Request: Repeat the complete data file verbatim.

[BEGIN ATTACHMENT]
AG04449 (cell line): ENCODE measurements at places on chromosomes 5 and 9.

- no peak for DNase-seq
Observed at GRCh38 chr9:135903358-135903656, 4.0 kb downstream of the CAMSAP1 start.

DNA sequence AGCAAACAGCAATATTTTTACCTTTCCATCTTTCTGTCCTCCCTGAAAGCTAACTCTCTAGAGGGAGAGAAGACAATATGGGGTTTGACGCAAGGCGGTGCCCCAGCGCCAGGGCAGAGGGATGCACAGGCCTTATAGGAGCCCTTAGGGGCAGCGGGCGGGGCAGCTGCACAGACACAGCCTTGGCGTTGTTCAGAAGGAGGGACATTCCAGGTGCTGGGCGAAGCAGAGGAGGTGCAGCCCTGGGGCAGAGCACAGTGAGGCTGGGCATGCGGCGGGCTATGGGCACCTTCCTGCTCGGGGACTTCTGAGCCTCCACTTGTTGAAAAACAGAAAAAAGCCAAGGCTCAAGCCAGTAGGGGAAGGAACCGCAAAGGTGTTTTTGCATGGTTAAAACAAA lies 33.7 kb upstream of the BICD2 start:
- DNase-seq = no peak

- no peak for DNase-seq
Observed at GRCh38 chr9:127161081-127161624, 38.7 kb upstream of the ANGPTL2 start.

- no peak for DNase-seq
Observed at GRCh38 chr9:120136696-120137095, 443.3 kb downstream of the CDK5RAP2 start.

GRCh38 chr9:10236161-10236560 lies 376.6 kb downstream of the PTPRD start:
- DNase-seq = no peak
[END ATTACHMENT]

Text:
AG04449 (cell line): ENCODE measurements at places on chromosomes 5 and 9.

- no peak for DNase-seq
Observed at GRCh38 chr9:135903358-135903656, 4.0 kb downstream of the CAMSAP1 start.

DNA sequence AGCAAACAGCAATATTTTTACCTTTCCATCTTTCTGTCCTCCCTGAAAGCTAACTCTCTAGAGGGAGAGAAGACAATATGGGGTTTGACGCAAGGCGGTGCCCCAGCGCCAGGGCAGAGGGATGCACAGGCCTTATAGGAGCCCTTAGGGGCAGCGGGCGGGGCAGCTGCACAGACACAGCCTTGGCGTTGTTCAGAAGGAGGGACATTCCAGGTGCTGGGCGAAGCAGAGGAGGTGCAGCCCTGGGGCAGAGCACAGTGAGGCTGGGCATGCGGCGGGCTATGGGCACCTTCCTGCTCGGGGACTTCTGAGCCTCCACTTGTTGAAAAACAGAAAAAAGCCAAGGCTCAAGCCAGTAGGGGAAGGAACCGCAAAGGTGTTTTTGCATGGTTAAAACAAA lies 33.7 kb upstream of the BICD2 start:
- DNase-seq = no peak

- no peak for DNase-seq
Observed at GRCh38 chr9:127161081-127161624, 38.7 kb upstream of the ANGPTL2 start.

- no peak for DNase-seq
Observed at GRCh38 chr9:120136696-120137095, 443.3 kb downstream of the CDK5RAP2 start.

GRCh38 chr9:10236161-10236560 lies 376.6 kb downstream of the PTPRD start:
- DNase-seq = no peak